2003 April 17

Technological solutions to industrial problems

If this is even half as good as it sounds, it's the best environmental news I've heard all year.

Pardon me, says a reporter, shivering in the frigid dawn, but that sounds too good to be true.

"Everybody says that," says Appel. He is a tall, affable entrepreneur who has assembled a team of scientists, former government leaders, and deep-pocketed investors to develop and sell what he calls the thermal depolymerization process, or TDP. The process is designed to handle almost any waste product imaginable, including turkey offal, tires, plastic bottles, harbor-dredged muck, old computers, municipal garbage, cornstalks, paper-pulp effluent, infectious medical waste, oil-refinery residues, even biological weapons such as anthrax spores. According to Appel, waste goes in one end and comes out the other as three products, all valuable and environmentally benign: high-quality oil, clean-burning gas, and purified minerals that can be used as fuels, fertilizers, or specialty chemicals for manufacturing. [+]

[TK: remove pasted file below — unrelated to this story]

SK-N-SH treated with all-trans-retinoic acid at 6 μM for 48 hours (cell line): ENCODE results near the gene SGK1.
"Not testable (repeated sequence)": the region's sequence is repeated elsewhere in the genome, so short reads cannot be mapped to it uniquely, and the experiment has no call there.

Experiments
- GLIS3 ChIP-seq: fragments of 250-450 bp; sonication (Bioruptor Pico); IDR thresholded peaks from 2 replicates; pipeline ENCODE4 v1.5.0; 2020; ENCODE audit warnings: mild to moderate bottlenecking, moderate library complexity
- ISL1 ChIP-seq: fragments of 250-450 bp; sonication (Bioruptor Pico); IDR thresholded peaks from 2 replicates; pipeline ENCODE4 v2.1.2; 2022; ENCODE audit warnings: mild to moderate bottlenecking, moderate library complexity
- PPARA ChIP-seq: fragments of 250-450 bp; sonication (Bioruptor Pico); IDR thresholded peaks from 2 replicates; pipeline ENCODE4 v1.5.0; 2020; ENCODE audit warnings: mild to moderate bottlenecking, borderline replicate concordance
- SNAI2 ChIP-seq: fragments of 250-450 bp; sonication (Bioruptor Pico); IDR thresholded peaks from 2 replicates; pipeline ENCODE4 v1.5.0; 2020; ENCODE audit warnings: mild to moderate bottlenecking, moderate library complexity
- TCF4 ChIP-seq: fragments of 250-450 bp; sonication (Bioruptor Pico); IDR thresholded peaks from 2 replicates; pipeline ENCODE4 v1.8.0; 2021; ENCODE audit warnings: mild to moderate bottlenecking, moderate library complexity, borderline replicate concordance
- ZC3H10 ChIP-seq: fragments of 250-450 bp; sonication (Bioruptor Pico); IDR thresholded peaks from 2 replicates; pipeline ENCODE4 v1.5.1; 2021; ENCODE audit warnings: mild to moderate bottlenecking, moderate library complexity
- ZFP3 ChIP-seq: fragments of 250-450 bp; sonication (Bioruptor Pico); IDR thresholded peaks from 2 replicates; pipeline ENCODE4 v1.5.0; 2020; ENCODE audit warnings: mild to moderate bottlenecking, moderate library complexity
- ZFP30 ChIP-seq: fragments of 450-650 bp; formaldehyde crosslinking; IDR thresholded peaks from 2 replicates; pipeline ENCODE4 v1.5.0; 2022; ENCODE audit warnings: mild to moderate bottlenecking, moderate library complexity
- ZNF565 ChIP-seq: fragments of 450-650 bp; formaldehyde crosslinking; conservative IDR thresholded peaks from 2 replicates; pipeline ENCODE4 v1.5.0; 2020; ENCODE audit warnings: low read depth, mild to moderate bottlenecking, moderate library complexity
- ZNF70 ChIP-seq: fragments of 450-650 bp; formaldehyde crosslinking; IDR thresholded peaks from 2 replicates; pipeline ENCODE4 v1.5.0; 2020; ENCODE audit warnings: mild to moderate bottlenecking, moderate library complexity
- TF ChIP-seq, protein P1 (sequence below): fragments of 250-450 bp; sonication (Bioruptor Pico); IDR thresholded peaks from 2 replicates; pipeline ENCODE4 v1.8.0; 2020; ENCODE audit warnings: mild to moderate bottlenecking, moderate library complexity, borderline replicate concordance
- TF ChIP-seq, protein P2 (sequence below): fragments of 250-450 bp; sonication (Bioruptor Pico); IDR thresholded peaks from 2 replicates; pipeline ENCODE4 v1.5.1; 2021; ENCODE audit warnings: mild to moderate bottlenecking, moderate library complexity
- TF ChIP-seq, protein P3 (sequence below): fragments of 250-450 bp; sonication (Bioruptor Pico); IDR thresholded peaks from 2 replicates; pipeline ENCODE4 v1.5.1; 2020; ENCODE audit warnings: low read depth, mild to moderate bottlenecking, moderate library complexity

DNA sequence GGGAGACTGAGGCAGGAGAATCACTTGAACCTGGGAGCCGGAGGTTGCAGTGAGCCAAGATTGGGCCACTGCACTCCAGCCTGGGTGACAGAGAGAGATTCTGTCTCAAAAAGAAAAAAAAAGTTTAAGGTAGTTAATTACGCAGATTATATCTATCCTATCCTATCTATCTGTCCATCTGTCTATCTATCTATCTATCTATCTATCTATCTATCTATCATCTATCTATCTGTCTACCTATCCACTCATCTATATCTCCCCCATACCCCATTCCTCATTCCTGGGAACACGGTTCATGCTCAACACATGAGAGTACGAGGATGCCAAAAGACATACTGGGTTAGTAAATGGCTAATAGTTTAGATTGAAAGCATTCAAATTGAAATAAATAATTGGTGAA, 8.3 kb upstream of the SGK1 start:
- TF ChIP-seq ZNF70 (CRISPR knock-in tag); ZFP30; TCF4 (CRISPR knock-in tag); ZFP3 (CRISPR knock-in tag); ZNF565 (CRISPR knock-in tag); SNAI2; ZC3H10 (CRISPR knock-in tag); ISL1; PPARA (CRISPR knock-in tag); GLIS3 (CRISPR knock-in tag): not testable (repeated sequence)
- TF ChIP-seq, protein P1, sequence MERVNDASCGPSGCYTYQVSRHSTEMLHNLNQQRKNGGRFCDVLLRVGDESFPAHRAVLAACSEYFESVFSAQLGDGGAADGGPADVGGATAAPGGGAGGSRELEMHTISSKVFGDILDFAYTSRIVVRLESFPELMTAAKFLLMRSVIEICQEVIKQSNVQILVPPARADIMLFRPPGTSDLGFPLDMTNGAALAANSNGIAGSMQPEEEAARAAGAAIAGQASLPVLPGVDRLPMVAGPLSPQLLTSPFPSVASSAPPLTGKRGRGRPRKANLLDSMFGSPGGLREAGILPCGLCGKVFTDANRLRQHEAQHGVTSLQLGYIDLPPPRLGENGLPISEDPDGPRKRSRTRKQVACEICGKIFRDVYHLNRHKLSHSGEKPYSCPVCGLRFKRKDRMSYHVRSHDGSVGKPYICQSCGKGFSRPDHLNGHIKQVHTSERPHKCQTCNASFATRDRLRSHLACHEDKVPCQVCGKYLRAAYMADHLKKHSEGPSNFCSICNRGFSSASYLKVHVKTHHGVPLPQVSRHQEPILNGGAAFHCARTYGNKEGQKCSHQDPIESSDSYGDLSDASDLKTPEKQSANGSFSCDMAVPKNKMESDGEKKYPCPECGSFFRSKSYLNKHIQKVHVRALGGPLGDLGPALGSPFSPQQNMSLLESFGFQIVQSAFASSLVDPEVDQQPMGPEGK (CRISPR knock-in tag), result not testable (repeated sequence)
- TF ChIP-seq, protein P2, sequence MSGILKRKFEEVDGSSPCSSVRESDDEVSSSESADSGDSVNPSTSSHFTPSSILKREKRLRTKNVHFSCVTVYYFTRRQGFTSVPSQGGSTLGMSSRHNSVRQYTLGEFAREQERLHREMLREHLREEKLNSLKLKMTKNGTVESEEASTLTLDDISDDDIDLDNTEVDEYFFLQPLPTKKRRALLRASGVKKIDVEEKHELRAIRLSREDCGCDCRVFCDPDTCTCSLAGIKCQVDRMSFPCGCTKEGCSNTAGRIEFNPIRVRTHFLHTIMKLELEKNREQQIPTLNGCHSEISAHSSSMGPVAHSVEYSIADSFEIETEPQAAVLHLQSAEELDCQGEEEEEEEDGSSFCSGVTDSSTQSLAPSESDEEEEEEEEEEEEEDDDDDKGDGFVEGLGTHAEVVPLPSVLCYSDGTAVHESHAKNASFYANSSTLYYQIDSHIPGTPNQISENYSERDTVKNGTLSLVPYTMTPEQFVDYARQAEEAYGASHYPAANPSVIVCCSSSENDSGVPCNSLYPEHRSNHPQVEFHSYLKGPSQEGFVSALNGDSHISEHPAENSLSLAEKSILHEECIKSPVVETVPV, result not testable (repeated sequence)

I was struck by the claim they can even deal with with chlorine compounds -- well, they claim they can extract the chlorine from PVC into hydrochloric acid, anyway, which is notable. If they can do PCBs as well, we may have a winner on that score alone -- my understanding is that chlorine compounds usually require expensive special handling to avoid creating dioxin stew.

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